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Singh R, Nazeer J, Iqubal MA, Singh S. A Comparative Assessment of the Management of Mandibular Angle Fractures using 3D Plates and 2D Mini Plates. J Contemp Dent Pract 2020; 21 (4):400-403.
Aims: The aim of this study was to compare 2D plates with 3D mini plate system in the management of mandibular angle fractures. Materials and methods: The study was conducted on 146 patients with mandibular angle fracture, who were equally divided into two groups of 73. Patients in group I were treated with 3D plating and in group II with 2D plating. In all cases, 2.0 mm titanium miniplates were used. The etiology of fracture, amount of mouth opening, and pain and sensory deficit were recorded. Clinical and radiographic assessment was done at 1, 3, and 6 months. Results: The etiology of mandibular angle fracture is roadside accident (RSA) seen in 110 (75.3%) cases, fall in 24 (16.4%), and assault in 12 (2.6%) cases. There was significant (p < 0.05) mouth opening in group I at 1 month postoperatively (32.4 mm) as compared to group II (27.5 mm), at 3 months in group I (33.6 mm) as compared to group I (30.2 mm), and at 6 months in group I (36.4 mm) as compared to group II (31.6 mm). After 1 month, sensory deficit was present in six patients in group I and 10 patients in group II. After 3 months, group I had no patients and three patients in group II. Right angle fracture was found in 71 patients (group I—36, group II—35). Mandibular right angle fracture in 58 patients (group I—28, group II—30). Conclusion: The authors found that the 3D miniplate system is more useful in the management of cases of mandibular angle fracture as compared to 2D miniplates. Clinical significance: There has been increase in mandibular fractures in the last few years. Appropriate management with 3D miniplates may be useful in providing better treatment outcomes.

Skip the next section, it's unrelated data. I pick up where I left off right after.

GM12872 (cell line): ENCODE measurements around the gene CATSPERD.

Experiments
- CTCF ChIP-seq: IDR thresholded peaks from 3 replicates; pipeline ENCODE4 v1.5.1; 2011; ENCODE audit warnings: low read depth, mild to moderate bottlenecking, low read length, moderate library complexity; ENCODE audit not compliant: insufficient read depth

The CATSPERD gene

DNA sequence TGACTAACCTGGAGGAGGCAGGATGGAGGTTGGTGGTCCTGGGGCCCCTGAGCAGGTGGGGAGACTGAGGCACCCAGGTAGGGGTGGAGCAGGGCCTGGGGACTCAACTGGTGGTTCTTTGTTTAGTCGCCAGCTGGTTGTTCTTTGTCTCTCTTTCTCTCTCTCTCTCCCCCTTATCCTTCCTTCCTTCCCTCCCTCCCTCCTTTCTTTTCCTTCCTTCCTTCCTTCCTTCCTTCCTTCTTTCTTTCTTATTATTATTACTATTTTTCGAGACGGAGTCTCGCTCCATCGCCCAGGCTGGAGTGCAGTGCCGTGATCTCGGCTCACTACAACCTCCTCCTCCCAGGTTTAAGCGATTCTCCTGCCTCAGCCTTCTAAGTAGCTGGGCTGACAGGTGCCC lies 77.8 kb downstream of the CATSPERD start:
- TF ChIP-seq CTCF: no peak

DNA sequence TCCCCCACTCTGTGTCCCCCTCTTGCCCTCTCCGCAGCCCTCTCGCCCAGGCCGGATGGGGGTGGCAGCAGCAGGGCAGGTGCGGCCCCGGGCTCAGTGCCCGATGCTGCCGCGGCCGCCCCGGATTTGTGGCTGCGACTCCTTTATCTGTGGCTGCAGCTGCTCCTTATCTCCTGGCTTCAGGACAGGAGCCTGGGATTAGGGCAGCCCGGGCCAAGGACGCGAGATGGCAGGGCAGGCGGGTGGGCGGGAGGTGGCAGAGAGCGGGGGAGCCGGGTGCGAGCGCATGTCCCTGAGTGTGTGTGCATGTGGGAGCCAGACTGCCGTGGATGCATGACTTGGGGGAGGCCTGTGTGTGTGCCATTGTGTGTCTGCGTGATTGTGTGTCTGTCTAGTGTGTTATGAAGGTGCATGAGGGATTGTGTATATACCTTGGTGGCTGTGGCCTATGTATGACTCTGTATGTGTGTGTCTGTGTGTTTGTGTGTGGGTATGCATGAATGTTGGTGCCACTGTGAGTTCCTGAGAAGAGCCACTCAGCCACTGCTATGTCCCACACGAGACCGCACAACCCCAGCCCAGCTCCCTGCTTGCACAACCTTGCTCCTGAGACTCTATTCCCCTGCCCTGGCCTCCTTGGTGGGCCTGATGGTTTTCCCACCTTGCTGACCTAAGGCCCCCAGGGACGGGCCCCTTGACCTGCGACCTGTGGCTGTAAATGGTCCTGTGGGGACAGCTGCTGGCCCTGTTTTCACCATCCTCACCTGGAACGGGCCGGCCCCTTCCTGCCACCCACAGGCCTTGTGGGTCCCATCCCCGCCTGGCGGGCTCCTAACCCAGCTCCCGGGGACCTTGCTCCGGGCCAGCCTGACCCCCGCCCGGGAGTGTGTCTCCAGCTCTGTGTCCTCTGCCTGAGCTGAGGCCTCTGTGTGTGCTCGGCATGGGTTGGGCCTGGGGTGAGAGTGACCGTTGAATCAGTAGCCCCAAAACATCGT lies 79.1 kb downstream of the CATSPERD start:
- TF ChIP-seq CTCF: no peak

Alberto De Biase
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Mazzucchi G, Lollobrigida M, Laurito D, Berlutti F, Serafini G, Biase AD. Microbiological and FE-SEM Assessment of d-PTFE Membrane Exposed to Oral Environment after Alveolar Socket Preservation Managed with Granular nc-HA. J Contemp Dent Pract 2020; 21 (4):404-409.
Aim: The aim of this study was to analyze, by the aid of microbiological analysis and the field emission scanning electron microscopical (FESEM) analysis, the role of high-density polytetrafluoroethylene (d-PTFE) membranes in avoiding the microbial colonization of a nanocrystalline hydroxyapatite (nc-HA) bone graft and the involvement of this colonization in the healing process. Materials and methods: Six patients underwent extraction of unrecoverable teeth, and a socket preservation technique was carried out with nc-HA synthetic bone graft and then covered with a d-PTFE membrane. After 28 days from surgery, FE-SEM analysis and BioTimer assay technique to assess the microbiological count of streptococci species were carried out. Data were collected and analyzed by the Student’s t test (confidence interval: 95%). Results: The mean amount of bacteria measured on the upper side of the membrane was 6.52 ± 0.50 CFU, while on the lower side, it was 6.59 ± 0.40 CFU. Significant differences were not found between the two sides of the membrane or between the different sectors (p > 0.05). The FE-SEM analysis revealed structured biofilms on both sides of the membrane: species of cocci, bacilli, and fusobacteria were recognizable in occasional settled vegetations. Conclusion: Since the amount of bacteria found was low, the improved impermeability of the d-PTFE membrane permitted the healing process to proceed uneventful and without signs of infection or inflammation. Clinical relevance: The infection of the graft site could lead to a failure of the socket preservation technique which could delay or compromise the rehabilitation following procedures. The use of d-PTFE can improve the bone regeneration thanks to its antimicrobial properties.
Indhuja R Saraswathi,
Chitra G Vallabhan,
Sheethel M Vrinda
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Saraswathi IR, Sadasivan A, Koshi E, Vijayakumar S, Vallabhan CG, Vrinda SM. Effect of Nonsurgical Periodontal Therapy on Serum Level of Interleukin-6 and Tumor Necrosis Factor-α in Chronic Periodontitis Patients with and without Hypothyroidism. J Contemp Dent Pract 2020; 21 (4):410-415.